Employee groups hit 'income gap' at UI
Representatives of employee groups urged University of Illinois trustees Thursday to address a growing "income gap" at the university between highly paid faculty and administrators and lower-paid union and civil service workers.
Labor groups also rallied outside the meeting to protest raises for top UI administrators.
AFSCME negotiator Tara McAuley said the top 1 percent of employees earn as much as the bottom 10 percent. Salaries for the 50 highest-paid employees rose 16 percent over the last three years compared with 3.54 percent for the 50 lowest-paid workers, which doesn't cover the 7 percent inflation in that period, she said.
"Extreme disparity in wages from highest- to lowest-paid employees is inappropriate for a land grant university whose motto is 'Learning and Labor,'" added Professor Harriet Murav, president of the Campus Faculty Association.
Board Chairman Chris Kennedy talked later with McAuley, saying the board wants to pay workers a living wage and urging her not to make faculty "the enemy." Faculty pay is set by the market, he said.
"We can't say to doctors, 'There's a salary gap, we're going to pay you half as much.' They'll just go somewhere else," he said. "The enemy is an economic structure that's destroyed economic-social mobility in the last 25 years."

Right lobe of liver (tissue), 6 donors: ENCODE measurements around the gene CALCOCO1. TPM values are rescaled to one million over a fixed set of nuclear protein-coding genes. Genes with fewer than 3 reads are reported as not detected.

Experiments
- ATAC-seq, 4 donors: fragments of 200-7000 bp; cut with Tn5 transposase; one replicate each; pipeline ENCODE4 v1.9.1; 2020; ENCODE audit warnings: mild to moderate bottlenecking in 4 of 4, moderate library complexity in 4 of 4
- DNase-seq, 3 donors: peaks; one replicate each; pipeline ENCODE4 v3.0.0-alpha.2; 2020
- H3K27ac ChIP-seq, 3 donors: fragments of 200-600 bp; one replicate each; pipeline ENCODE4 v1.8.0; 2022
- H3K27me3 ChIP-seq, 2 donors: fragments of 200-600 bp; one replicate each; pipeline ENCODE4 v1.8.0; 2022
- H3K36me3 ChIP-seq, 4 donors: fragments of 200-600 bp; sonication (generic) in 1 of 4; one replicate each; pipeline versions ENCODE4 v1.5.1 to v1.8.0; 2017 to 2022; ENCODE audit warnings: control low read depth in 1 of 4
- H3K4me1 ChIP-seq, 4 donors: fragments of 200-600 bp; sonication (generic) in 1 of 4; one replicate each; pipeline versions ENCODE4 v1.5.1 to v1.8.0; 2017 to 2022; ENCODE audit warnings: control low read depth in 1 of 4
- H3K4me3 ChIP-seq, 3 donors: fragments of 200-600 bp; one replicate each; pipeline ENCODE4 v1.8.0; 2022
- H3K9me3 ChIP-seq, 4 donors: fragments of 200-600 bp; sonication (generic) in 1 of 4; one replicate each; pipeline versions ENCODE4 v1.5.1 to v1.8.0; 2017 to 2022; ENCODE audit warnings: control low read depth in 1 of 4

Trustees on Thursday approved a state budget request for the 2014-15 school year that seeks a $78.7 million in new money, mostly for salaries for faculty and staff. as well as facilities and utilities.
The operating budget for the current fiscal year, also approved Thursday, reflects a growing reliance on tuition and outside funding as state finances continue to slide.
It provides a 0.2 percent increase in state general funds for the UI, or about $1.2 million, to $668.7 million. Tuition revenue is budgeted at $1.06 billion — up 30 percent over the last three years — and grants and contracts are expected to contribute $772 million.
Another $759 million is budgeted from the UI's hospital and medical service plan, and $667 million will come from auxiliaries and other departments, plus institutional funds, gifts and endowments and student fees earmarked for deferred maintenance on facilities.
The state's pension and budget challenges, constraints on further tuition increases and declining federal research funding mean the university will have to look to private giving or internal reallocations to fund new intiatives, said Christophe Pierre, vice president for academic affairs.